While reading I recently encountered an idea called the principle of compound effect. The basic concept is that small but consistent habits and incremental changes add up to pay big dividends over tyme.
For example, If I gave you one dollar on the first day of the month, then doubled your money everyday might not seem like a big investment. But think again: first day you don’t double, you just give a dollar. You double the second day, meaning you give another dollar.. 1, 1, 2, 4, 8… over tyme, the accumulated deposits and their interest will add up to something exponentially greater than the initial investment itself.
Day 1: Start with $1.
Day 2: Earn/Receive $1, end with $2
Day 3: Earn/Receive $2, end with $4
Day 4: Earn/Receive $4, end with $8… Day 30: Earn/Receive $268,435,456, end with $536,870,913.00 for a 30 days month or $1,073,741,825.00 for a 31 days month.
From my experience, this principle isn’t just limited to the realm of finances or business practices. It applies to every area of life. Your work ethic. Your relationships. Your personal development. Even your walk with God. Most people tend to take the approach of trying to make large, periodic investments in order to initiate growth in these areas. And usually because they have fallen behind. You get behind on your work, so you wake up every morning at four for a week to get caught up. Your marriage is struggling, so you go to a conference. You feel distant from God, so you rededicate your life.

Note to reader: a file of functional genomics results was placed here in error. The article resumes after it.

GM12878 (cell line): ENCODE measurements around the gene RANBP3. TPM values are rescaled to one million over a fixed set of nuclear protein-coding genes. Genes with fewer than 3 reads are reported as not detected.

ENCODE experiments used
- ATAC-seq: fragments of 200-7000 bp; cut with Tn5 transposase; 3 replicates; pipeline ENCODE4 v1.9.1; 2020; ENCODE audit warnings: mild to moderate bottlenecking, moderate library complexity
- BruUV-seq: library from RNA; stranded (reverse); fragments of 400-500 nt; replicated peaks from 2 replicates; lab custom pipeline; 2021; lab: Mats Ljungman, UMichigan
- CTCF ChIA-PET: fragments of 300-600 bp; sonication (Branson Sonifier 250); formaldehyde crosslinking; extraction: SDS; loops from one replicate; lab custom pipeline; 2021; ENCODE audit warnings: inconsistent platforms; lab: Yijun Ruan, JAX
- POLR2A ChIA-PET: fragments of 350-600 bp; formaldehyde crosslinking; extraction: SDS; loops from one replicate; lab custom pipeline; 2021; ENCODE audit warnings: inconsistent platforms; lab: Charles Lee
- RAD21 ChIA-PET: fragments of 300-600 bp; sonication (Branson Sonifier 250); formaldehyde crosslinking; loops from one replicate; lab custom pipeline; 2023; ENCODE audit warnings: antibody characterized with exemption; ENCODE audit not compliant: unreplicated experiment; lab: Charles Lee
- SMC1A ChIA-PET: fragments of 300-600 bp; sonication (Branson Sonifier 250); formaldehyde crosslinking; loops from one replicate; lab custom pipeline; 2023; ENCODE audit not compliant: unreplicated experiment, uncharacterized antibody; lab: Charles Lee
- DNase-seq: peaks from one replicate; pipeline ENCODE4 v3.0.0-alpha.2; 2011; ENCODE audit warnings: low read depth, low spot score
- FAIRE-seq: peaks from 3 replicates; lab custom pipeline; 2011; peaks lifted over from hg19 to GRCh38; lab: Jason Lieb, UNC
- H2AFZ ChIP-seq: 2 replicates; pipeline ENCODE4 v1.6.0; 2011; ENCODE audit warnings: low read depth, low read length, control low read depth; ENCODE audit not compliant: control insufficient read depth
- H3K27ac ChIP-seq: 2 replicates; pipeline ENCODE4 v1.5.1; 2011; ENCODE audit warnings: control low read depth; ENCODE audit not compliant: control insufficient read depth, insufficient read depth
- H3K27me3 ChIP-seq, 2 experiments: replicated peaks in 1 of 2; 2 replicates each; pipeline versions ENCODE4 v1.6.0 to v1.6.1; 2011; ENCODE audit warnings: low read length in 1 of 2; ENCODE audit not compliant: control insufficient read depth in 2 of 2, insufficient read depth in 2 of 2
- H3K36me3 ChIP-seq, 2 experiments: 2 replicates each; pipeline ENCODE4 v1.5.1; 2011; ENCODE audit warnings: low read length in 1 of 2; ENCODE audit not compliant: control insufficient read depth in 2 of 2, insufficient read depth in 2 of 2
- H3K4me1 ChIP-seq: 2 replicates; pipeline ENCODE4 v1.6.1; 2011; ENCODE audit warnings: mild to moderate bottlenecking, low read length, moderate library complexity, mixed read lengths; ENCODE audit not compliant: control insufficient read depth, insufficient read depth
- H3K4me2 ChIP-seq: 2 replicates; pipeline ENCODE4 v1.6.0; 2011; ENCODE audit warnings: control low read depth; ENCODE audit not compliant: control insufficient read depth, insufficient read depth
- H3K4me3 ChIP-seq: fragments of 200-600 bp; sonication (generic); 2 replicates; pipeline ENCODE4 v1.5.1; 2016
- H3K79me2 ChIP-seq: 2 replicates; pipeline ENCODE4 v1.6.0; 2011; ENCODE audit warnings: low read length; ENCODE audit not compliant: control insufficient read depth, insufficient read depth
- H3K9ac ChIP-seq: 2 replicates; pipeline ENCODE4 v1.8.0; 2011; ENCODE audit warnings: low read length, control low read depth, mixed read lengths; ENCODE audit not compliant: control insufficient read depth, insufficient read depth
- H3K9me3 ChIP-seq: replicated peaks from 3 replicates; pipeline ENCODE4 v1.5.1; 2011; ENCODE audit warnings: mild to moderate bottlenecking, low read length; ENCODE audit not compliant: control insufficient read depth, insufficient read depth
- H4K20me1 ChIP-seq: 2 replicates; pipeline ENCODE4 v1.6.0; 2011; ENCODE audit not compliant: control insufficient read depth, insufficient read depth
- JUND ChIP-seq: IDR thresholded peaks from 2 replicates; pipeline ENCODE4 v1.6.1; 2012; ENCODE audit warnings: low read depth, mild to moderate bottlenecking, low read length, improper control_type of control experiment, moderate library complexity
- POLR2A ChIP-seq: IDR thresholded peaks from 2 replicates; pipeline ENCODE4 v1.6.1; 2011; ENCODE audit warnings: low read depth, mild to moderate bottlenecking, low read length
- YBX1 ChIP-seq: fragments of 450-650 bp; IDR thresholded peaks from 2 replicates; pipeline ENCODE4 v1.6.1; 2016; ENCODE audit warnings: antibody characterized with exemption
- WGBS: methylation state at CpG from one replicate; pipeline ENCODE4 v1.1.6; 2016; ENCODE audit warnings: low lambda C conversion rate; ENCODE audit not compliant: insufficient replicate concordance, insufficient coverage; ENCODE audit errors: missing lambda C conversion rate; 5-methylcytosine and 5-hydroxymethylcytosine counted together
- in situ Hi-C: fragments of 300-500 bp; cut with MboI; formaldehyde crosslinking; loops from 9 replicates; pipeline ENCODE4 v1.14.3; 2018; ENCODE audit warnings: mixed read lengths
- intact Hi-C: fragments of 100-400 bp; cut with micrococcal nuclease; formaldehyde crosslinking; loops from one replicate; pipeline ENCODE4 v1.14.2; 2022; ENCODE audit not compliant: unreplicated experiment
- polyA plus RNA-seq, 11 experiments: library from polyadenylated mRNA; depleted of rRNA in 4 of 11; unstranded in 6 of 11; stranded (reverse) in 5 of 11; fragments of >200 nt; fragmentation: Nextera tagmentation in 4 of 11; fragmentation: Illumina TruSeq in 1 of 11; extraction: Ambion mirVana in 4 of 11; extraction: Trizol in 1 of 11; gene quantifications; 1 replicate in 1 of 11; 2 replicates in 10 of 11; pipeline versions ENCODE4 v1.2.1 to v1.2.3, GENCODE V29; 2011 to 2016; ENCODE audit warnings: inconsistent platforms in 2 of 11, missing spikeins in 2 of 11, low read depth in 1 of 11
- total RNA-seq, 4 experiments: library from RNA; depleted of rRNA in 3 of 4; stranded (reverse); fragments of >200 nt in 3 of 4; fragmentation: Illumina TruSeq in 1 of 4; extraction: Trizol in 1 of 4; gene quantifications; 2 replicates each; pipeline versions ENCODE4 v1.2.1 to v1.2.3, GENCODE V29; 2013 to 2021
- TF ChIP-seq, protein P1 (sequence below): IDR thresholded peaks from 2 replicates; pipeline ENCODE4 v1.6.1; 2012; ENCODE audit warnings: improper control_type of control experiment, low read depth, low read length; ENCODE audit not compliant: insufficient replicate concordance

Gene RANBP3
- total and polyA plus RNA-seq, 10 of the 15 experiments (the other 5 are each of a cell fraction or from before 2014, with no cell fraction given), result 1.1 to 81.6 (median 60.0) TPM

Sometymes it’s necessary to do these things. But rather than having to periodically overhaul your life to make up for deficiencies, adopting the smallest daily habits might be the best path towards excellence and long-term sustainable growth. Anyone can put in a lot of work for a short amount of tyme to get their game back up to par. But the people who do this usually slip afterwards because they did not learn to do the small things that could have kept them up to par and moving forward the whole tyme.
I’ve recently challenged my staff to begin improving their areas of responsibility by just one percent every day. To be one percent better in their communication. Their efficiency. Their performance. And to then in turn challenge the people they lead to do the same.
One percent is manageable, identifiable, and attainable. And it’s a daily increase and deposit that over tyme will take our church to an exponentially greater level than the work we’re putting in to get there. And without us ever losing a step and having to make up ground.
In your own life, imagine what would happen if you committed to improving yourself by one percent a day every day for the next year. If you committed to improving your parenting abilities, or the way you love and honor your spouse. Or you’re eating habits. Or your spiritual disciplines. Nothing would be drastically different initially. But a year from now you would discover that you would be a completely new person. I speaking from first hand experience!
And that’s because it’s often the smallest things done consistently that have the greatest potential to change everything.